How to Become an Anthropologist

Written by

George D. Baker


August 14, 2014


Anthropologists contribute greatly to the understanding of human behavior and development across different cultural areas. Those who work in this field provide research that is used to compare the varying customs and social trends of both ancient and modern civilizations.

What does an anthropologist do?

Anthropologists usually specialize in one of four concentrations, with several specializations in each. Biophysical anthropology studies early forms of human life and the evolution of the body. They analyze human remains found at archaeological sites in order to draw conclusions about the lifestyles and demographics of earlier populations. Linguistic anthropologist studies concern the languages of different cultures and the ways in which these languages have changed over time. Sociocultural anthropological study concerns the observation of human groups in a variety of economical and geographical settings for the purpose of gaining insight into their social lives and values. Archaeological anthropologists study ancient artifacts such as tools, jewelry, or buildings so that they can learn about the habits and customs of past civilizations.

Anthropologists may participate in a significant amount of fieldwork that may include traveling to other regions for extended periods of time. They sometimes will learn the languages of the people they are observing and may work under challenging physical conditions. Click here to find out how to become an anthropologist.

What kind of training does an anthropologist need?

Those who wish to become anthropologists will need to earn a master degree in anthropology at minimum, and a doctorate degree for higher-paying anthropology jobs. It is highly recommended that anthropologists have a strong background in the subjects of communication and statistics. They should also be familiar with modern technological devices such as geographical information systems (GIS).

Students of anthropology may choose to volunteer at historical societies or museums as a way of developing career skills and experience. They would also benefit from courses that are offered by archaeological schools. Click here to get a list of online anthropology degree programs.

What are the prospects for a career as an anthropologist?

Careers in anthropology are expected to increase at a average rate of 15% by 2016, resulting in a total of 6,400 people being employed in this field. Most of this growth will be in the areas of technical consulting and scientific services. (1)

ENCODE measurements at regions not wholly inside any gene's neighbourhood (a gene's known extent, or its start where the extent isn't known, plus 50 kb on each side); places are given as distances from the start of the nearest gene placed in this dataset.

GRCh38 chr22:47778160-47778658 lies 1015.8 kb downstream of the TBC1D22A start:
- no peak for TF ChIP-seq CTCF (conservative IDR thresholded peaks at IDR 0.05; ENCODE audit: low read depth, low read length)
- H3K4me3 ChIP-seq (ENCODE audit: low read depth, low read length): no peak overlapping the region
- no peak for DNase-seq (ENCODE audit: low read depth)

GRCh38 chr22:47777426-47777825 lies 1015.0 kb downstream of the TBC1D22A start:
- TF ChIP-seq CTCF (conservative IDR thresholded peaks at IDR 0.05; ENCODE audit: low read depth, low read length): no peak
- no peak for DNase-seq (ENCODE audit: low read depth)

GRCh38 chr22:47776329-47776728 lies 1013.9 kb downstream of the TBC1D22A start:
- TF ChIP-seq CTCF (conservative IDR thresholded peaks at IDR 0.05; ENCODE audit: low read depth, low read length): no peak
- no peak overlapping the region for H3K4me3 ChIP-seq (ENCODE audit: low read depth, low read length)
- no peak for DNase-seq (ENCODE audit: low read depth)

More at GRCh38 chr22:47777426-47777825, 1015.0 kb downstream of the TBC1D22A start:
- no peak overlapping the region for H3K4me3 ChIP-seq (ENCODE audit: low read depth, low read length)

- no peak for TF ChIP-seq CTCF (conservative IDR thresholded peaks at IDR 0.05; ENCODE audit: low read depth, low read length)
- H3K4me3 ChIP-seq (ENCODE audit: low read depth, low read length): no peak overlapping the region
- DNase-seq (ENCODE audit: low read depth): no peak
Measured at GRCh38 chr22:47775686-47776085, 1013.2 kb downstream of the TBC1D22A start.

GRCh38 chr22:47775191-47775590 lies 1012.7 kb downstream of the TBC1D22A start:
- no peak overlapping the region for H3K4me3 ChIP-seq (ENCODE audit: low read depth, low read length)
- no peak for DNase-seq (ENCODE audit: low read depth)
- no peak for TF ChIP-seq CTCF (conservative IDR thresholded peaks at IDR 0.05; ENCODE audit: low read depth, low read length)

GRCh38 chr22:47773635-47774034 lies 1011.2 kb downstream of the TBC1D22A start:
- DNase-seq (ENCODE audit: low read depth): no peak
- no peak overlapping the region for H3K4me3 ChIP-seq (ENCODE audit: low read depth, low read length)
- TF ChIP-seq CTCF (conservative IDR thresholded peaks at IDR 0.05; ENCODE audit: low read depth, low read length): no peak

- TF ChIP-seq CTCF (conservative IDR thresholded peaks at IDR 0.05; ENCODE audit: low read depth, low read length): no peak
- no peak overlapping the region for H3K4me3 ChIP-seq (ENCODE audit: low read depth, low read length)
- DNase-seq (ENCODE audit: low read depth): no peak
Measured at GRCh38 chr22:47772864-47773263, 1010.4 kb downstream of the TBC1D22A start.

How much do anthropologists make?

Anthropologists can expect to earn around $53,000 annually on average. Senior positions may earn in excess of $84,000. (2)

In order to have a successful anthropology career, one must have a great deal of patience and perseverance, as some anthropology research studies take years to complete. People with anthropology degrees are generally methodical and logical thinkers who are able to stay focused on their work. It is also important for anthropologists to effectively communicate with and have a profound interest in many different groups of people. Click here for a list of programs to get your anthropology degree online.

Becoming an Anthropologist Requires Skills & Training, Start Today

Are you serious about becoming an Anthropologist? Then you need to get the required skills and training to do it! To start your new career, first you must decide what school you want to enroll in, so you need to gather info about potential schools. Use the  College Mouse Degree Search tool  to find the right course and college for you, and get started towards your new dream job today! If you want more personalized assistance, call (888) 389-7996 TOLL FREE to speak with a college advisor, who will help you find the best college for you. After you sign up for your course, make sure you fill out and submit the FAFSA so you can take advantage of any financial aid currently available to you!

Written by:  George D. Baker

George D. Baker is a long-time contributor to College Mouse. Now retired, Mr. Baker volunteers at adult education programs in his local community.

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